• claimchowder

      Gross margin increased from 38.8% to 39.6% in the March estimate, then to 39.9% in the current estimate.

      • Nicu

        I'm talking about revenue not earnings, for which GM has no influence (ASP may have something to do with it, but it still looks dubious).

      • asymco

        Price also changed, but I did not publish that data as PED did not request it.

      • claimchowder

        Yes, sorry, I was distracted by the EPS 🙂

  • newtonrj

    What offset is there to the BMA growth? All things equal, the MB-Air is on a phenomenal growth curve. Showing flat growth supposes a fall-off elsewhere in the Mac line. -RJ

    • asymco

      I'm projecting Mac units growth at 23%. It is the same growth as the last quarter.

  • Does this mean that the underlying assumption (Apple being supply-constrained for new iPhones) may not hold true for the Verizon iPhone due to advance shipment agreements, or that *despite* the shipments it is still true, and hence Jan/March analysts may be in for a surprise in terms of sales?

  • The only change from Jan to Mar to this most recent project is # of iPhones. As noted in above comment from Nicu, your revenue projection has risen in both changes while iPhone sales volume has gone down and back up. I presume then, as hinted in the article, that ASP is also changing from projection to projection. I don't quite understand this. Apple holds a firm line on prices and does not provide discounts. I see only two factors affecting ASP: 1. sales trends of different models (more 32GB models sold, higher ASP) 2. sales split between Apple Stores and resellers (since resellers get a small cut). But I wonder about the second factor because Apple surely sells more at their own stores and at carriers than at Best Buy? So, in the end, I am concluding that you are changing ASP based on the fact that, with higher demand, customers will buy more 32GB models. Is that in fact the main consideration?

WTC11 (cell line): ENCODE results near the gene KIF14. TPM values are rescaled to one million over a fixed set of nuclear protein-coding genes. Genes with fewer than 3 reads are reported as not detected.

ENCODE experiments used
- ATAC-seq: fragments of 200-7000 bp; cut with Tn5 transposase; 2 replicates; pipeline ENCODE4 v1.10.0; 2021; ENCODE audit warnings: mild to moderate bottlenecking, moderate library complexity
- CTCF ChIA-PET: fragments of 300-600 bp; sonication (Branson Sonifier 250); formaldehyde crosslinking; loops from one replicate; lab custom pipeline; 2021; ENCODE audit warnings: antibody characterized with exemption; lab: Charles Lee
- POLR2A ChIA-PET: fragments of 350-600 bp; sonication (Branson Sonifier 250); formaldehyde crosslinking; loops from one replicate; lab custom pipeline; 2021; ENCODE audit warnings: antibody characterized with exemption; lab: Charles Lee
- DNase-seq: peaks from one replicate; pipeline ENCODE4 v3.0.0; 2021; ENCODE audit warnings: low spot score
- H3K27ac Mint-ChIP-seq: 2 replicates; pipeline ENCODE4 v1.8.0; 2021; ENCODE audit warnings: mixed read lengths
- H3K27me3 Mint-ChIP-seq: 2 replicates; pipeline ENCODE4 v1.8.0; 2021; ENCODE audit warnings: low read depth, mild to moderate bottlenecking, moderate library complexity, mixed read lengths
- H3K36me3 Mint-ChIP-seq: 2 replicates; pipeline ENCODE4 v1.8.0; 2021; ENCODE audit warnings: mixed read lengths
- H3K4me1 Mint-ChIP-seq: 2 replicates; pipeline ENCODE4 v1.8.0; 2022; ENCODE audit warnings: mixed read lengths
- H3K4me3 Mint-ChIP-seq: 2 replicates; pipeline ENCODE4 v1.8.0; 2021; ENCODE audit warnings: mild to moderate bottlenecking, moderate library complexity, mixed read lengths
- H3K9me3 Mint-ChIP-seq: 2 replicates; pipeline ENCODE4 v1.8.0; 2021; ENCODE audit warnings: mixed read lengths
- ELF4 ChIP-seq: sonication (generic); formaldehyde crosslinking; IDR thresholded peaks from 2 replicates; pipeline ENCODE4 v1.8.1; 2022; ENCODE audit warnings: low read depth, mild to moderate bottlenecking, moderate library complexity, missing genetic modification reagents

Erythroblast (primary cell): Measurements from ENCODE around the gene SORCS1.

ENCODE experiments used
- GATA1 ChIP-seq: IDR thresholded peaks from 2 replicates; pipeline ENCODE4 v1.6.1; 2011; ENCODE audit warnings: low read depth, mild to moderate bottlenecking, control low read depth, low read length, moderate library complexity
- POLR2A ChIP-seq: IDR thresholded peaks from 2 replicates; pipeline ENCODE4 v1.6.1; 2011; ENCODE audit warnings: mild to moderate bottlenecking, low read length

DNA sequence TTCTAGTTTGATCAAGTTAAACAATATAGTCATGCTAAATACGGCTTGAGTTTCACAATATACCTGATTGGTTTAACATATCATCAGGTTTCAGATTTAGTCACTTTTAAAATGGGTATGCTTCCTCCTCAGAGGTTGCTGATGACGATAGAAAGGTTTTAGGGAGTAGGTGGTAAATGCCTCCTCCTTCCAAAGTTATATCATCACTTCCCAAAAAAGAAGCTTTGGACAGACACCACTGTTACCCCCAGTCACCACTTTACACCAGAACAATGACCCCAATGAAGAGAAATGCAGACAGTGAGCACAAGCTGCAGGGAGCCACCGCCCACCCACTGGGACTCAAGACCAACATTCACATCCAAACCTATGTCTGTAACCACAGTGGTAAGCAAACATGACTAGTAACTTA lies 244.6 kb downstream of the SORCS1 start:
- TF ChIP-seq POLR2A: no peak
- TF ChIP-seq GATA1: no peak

I wonder about the effect of the Japanese disasters being neutral to Apple. Despite their billion dollar investment on the supply chain, could Apple have indeed secured enough supplies on screens, memories and batteries? True, the competitors would be more adversely affected. But that does not spell an upside for Apple since they are already selling every unit they can make.

    • Iosweeky

      The iPhone 3GS is not available on verizon, therefore all verizon sales are of the iPhone 4 variety – not a mixture of 3GS / 4 models as seen on other carriers. This will take ASP up a tiny bit.

  • Good point, Davel. Indeed, it seems likely Apple is paying more to secure its supply chain particularly given the Japanese disasters. Should this show up in the GM somehow? Is it taken into account already in non-obvious ways?

    • asymco

      You won't see an impact in the last quarter. Component price increases will take time to propagate. Terms are negotiated in advance and payments are made after a delay.

      • Shash

        fantastic point @ankleskater. any comments on the ASP point made, asymco?

      • capabalnca

        And further to this point: Component price increases are neither recognized at the time purchase nor the time of payment. Rather they are recognized upon shipment of the finished goods.

  • Steve Weller

    The asymmetry of Mac sales in terms of laptops and desktops, plus the MBA effect have me expecting the Mac sales number will be much closer to 4M than everyone thinks.

    Also, a single data point: on a very non-technical forum my wife belongs to someone asked the question: what laptop should I buy now that my old Windows machine has died. Overwhelmingly the response was "Apple". Windows made second place but only in the form of Windows 7.